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Unformatted text preview: Lecture 20 (March 13th): Language & Lateralization Lecture Outline 1) Evidence for Lateralization (i.e., Hemispheric Specialization) 2) Language: Lesion Studies Demonstrating the Left Hemisphere's Dominance for Language Broca's Aphasia, Wernicke's Aphasia 3) Right Hemisphere's Role in Language 4) Split-Brain Patients and Lateralization 5) Development of Language Lateralization 6) Other Non-Language Lateralizations LATERALIZATION (HEMISPHERIC SPECIALIZATION): Left and Right hemispheres involved in different functions Ways to Study Lateralization: 1) People with Lesions in One Hemisphere 2) Isolate Activity in One Hemisphere Capitalize on Contralateral Input in Sensory Systems Each hemisphere of the brain receives from: - the opposite side of the body (Left-Hand vs. Right-Hand) - the opposite visual field (Left Visual Field (LVF) vs. RVF) ..... but this is not perfect, because the commisures connect the two hemispheres (e.g., Corpus Callosum) So, what would be Perfect for Method (2)? Split Brain Patients (severed Corpus Callosum, come back to later today) LANGUAGE (Humans) Psychologists, Philosophers, Linguists, Cognitive Scientists, Neuroscientists AGE-OLD debate: What constitutes a "language"? - Communication? Gestures? - Intelligence Needed? No, because: "William's Syndrome" - Common View: semantics (symbols, meaning) syntax (structure) Acquisition of LANGUAGE has a critical period The Story of "Genie" (1970, Susan Curtiss, UCLA) Language is (Generally) Left Hemisphere-Dominated LESION (STROKE) STUDIES (Broca & Wernicke, 1800s): Left Hemisphere Lesions -> APHASIA BROCA'S AREA (frontal lobe) BROCA'S APHASIA - Problems in language production - Problems in comprehension of complicated sentences (e.g., "The man was killed by the lion") Because.......trouble with "closed class" words (prepositions and conjunctions), involved in SYNTAX - No trouble with "open class" words (nouns and verbs), involved in SEMANTICS Bottom Line: Semantics okay, Syntax impaired WERNICKE'S AREA (temporal lobe) WERNICKE'S APHASIA - Trouble with comprehension - Can produce fluent speech, but often non-sensible and/or the grammar is incorrect. DEAF Individuals (American Sign Language, ASL) (Bellugi, Salk Institute) Other Aspects of Language Are Right Hemisphere-Dominated Specifically, production and comprehension of prosody The story of "The President's Speech" (Oliver Sachs): LH vs. RH aphasics But for Chinese (tonal) languages, prosody is a LH function! WHY? Aspects of language that are critical for understanding language get "captured" by the LEFT HEMISPHERE (Ma = Horse/Mother/Scold/Hemp) More evidence from Contralateral Input Method: Visual Motion Processing in DEAF vs. HEARING subjects First, remember.... Left Visual Field (LVF) -> RH Right Visual Field (RVF) -> LH In hearing people, visual motion better in LVF (RH) In deaf signers, visual motion better in RVF (LH) If language is (mainly) LH, how can we talk about things that are "experienced" (i.e., received) by the RH? Answer: Connections between hemispheres allow information received by the RH to be sent to the LH (so you can talk about it) 1) corpus callosum (massive) 2) anterior commisure (connects parts of frontal cortex) 3) hippocampal commisure (connects hippocampi) Hippocampal commisure 7-13 msec transmission But what if you are a Split-Brain Patient? Testing Split Brain Patients using Contralateral Input Method (pretty close to Perfect Isolation)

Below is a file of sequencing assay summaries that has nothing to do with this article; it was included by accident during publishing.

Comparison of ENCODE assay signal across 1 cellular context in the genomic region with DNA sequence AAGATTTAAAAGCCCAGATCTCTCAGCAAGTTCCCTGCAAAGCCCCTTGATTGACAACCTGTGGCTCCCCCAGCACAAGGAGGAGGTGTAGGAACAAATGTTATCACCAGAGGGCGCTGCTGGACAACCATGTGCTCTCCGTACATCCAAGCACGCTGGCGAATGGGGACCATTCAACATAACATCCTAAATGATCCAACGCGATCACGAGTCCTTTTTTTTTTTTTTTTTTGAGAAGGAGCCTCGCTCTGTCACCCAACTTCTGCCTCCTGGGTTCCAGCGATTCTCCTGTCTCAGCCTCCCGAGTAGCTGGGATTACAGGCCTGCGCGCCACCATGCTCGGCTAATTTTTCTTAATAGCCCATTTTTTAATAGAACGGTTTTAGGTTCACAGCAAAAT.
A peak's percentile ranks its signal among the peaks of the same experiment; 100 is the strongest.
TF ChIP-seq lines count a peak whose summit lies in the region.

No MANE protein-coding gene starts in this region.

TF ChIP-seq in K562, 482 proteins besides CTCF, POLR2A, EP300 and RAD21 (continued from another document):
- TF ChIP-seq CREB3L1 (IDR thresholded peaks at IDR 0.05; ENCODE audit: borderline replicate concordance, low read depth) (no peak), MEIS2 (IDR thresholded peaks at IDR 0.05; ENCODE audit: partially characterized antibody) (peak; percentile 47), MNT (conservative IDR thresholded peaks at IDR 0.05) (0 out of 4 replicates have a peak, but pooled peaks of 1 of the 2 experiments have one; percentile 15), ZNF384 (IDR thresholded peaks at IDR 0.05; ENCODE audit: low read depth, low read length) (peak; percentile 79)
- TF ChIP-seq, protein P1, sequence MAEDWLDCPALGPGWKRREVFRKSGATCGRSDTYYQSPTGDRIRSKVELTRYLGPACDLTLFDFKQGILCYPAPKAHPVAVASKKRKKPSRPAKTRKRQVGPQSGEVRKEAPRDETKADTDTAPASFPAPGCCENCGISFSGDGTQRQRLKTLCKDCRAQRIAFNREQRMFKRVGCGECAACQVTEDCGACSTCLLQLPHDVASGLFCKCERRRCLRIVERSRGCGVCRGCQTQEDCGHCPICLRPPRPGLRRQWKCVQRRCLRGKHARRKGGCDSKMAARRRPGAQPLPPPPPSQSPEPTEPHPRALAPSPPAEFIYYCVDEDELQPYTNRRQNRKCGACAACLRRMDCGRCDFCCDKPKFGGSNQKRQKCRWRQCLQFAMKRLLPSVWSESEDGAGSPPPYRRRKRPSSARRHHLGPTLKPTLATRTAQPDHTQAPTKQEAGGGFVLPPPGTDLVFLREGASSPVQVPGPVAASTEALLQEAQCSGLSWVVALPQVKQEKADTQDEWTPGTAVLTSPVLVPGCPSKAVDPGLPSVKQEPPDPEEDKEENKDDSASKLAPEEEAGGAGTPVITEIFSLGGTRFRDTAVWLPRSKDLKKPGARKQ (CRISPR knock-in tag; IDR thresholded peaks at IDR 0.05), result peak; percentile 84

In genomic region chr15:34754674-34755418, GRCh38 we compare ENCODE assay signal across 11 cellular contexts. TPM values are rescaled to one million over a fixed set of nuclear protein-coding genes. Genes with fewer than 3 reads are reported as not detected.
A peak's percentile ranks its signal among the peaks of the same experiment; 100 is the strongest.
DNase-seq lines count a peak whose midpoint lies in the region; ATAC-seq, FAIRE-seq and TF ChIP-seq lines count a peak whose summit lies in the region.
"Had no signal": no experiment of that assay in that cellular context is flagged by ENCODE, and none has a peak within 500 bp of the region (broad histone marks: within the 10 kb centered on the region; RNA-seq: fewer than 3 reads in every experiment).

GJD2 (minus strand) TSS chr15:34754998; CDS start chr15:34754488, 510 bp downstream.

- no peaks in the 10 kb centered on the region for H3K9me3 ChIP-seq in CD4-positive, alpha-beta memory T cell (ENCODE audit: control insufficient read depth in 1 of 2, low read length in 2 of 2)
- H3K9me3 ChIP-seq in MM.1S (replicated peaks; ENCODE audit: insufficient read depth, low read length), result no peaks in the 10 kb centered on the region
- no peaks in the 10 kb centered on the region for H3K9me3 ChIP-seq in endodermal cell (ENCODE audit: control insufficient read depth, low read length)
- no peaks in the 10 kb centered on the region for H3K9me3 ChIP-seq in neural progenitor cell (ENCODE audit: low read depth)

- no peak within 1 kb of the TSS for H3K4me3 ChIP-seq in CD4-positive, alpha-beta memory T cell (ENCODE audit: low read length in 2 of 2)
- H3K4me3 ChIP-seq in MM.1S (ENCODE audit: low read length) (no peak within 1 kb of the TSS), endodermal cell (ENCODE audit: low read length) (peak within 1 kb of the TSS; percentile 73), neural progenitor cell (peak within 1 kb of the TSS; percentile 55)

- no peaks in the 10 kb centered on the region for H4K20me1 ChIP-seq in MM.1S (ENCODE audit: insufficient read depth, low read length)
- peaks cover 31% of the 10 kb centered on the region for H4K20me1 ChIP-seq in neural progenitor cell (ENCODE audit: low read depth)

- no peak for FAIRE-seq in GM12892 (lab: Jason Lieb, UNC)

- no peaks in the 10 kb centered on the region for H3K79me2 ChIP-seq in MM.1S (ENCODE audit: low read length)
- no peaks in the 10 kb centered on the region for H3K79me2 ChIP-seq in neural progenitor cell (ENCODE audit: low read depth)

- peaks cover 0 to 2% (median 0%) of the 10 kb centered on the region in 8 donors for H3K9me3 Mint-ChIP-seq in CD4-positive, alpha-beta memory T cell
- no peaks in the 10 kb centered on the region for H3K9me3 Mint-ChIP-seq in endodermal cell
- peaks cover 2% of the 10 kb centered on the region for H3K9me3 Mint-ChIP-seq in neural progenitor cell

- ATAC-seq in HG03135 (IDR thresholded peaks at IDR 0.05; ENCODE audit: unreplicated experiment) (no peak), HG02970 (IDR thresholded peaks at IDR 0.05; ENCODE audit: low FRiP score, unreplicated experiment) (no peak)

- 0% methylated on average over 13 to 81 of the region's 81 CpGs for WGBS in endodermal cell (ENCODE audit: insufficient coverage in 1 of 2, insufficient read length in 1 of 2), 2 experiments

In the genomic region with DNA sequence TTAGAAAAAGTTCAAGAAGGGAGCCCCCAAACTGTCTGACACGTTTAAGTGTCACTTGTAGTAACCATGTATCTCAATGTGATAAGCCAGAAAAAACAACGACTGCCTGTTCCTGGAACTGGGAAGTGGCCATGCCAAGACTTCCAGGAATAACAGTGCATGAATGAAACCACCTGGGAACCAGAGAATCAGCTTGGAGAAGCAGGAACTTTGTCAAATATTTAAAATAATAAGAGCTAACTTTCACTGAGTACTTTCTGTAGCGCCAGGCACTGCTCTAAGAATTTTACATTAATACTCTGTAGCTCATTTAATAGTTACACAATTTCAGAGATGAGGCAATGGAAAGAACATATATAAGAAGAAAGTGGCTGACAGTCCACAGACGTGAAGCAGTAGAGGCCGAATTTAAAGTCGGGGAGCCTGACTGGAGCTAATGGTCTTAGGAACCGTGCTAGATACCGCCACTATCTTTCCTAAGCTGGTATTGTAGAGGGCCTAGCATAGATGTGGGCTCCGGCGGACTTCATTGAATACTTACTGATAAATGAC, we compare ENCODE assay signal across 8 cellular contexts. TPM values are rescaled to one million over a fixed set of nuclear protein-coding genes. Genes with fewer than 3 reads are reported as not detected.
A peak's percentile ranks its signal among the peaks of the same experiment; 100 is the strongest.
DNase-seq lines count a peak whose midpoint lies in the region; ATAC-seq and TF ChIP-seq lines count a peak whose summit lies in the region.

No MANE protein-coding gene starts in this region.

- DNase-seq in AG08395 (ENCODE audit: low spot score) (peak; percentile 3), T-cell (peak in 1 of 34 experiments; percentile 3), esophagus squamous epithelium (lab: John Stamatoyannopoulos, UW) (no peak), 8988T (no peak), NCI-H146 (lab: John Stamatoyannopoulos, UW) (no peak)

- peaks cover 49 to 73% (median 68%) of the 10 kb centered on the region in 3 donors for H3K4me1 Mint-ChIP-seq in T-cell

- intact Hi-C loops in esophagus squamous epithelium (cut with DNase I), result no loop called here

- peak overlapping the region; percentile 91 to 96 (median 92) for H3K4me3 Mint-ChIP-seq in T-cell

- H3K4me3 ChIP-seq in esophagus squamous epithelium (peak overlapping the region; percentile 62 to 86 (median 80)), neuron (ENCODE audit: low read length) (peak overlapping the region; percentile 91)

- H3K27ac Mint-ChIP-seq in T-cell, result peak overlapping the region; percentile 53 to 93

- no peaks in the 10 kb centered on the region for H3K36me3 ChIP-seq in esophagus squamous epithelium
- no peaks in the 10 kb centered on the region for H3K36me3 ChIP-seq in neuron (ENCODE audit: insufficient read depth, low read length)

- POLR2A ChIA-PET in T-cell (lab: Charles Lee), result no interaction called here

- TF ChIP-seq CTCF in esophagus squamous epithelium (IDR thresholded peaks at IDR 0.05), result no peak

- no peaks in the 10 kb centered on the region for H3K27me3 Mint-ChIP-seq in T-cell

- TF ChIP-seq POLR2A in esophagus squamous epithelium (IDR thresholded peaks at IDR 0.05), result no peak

HATBAND x HATBAND x "BAND" x 2) However, can use their Left Hand to feel for the object they saw in their LVF, because both involve the RH. LOTS OF QUESTIONS 1) Can only name the word or item in the RVF (i.e., LH). Testing Split Brain Patients using Contralateral Input Method (con't) 3) What happens when show a movie in the LVF (RH)? MOVIE x How does the "emotional" content of the film get to the LH so you can talk about the emotion? Maybe via the "hippocampal commisure", which is part of the LIMBIC system, and closely tied to the "amygdala". Amygdala Development of Language Lateralization Evidence that LH dominance for Language is INNATE: 1) In 12/14 infants (3 months), the planum temporale (part of Wernicke's area, and involved in language) is twice as large in the LH as compared to the RH (like adults) 2) Babbling infants (6 months) use the Right Side of their mouths more than the Left Side (Petitto et al. 2002). What happens when those same babies SMILE (two slide ahead)? Non-Language Lateralizations The best documented difference (from studies of people with LH vs. RH strokes) (from fMRI studies of intact-brains) LEFT HEMISPHERE: specialized for local visual processing RIGHT HEMISPHERE: specialized for global visual processing What Letter? Draw this house Non-Language Lateralizations (con't) RIGHT HEMISPHERE: "holistic" (last slide), emotional, creative - Emotional Facial Expressions And.... when infants (6 months) SMILE, they use the Left Side of their mouths more than the Right Side (Petitto et al. 2002). - Creativity? Are Left-Handers (RH dominant people) more creative? (controversial) LEFT HEMISPHERE : Analytical, sequential Music? (controversial) ...
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This note was uploaded on 09/16/2008 for the course PSYC 106 taught by Professor Sage during the Winter '07 term at UCSD.
- Winter '07
- Biological Psychology